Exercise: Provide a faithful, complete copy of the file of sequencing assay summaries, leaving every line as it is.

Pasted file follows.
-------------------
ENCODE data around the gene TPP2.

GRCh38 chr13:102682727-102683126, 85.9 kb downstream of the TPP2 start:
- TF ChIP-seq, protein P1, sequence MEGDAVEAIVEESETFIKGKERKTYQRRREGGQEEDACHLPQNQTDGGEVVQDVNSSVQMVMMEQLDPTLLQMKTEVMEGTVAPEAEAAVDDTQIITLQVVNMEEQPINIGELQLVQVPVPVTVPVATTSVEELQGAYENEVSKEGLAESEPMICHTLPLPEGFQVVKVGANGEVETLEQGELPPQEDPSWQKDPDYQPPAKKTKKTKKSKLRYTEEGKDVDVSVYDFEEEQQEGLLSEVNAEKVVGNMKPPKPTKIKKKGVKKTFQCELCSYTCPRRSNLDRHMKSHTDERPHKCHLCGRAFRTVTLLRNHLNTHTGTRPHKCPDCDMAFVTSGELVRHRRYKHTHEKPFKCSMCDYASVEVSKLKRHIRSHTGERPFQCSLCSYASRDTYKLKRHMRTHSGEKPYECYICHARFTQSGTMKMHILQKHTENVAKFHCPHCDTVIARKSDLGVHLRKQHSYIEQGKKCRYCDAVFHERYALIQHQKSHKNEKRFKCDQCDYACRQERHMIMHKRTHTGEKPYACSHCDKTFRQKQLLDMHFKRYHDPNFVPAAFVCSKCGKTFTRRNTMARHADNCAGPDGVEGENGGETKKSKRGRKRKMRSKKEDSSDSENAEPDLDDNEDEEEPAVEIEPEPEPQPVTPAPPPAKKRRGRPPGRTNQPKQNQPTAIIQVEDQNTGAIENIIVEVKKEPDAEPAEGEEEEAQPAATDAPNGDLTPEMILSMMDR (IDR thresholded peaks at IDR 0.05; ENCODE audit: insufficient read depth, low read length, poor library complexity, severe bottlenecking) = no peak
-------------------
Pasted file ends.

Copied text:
ENCODE data around the gene TPP2.

GRCh38 chr13:102682727-102683126, 85.9 kb downstream of the TPP2 start:
- TF ChIP-seq, protein P1, sequence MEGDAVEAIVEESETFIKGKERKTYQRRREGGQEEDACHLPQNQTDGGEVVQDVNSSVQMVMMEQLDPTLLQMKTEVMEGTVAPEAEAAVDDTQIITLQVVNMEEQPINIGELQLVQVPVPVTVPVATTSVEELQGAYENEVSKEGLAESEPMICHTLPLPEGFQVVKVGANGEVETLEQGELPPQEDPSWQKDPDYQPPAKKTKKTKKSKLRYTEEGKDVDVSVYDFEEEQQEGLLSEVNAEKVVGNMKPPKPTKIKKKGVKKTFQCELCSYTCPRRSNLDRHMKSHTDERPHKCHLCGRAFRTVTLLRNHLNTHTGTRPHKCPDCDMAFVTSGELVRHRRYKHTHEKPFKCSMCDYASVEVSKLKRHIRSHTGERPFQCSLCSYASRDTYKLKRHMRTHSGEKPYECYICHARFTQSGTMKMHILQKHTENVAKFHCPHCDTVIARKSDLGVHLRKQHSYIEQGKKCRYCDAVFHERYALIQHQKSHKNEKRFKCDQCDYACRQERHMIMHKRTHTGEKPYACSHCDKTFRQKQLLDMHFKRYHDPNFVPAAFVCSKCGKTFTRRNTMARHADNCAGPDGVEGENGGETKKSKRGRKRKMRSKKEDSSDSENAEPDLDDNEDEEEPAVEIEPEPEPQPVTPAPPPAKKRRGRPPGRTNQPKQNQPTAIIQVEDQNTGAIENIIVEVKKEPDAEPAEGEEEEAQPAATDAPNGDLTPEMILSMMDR (IDR thresholded peaks at IDR 0.05; ENCODE audit: insufficient read depth, low read length, poor library complexity, severe bottlenecking) = no peak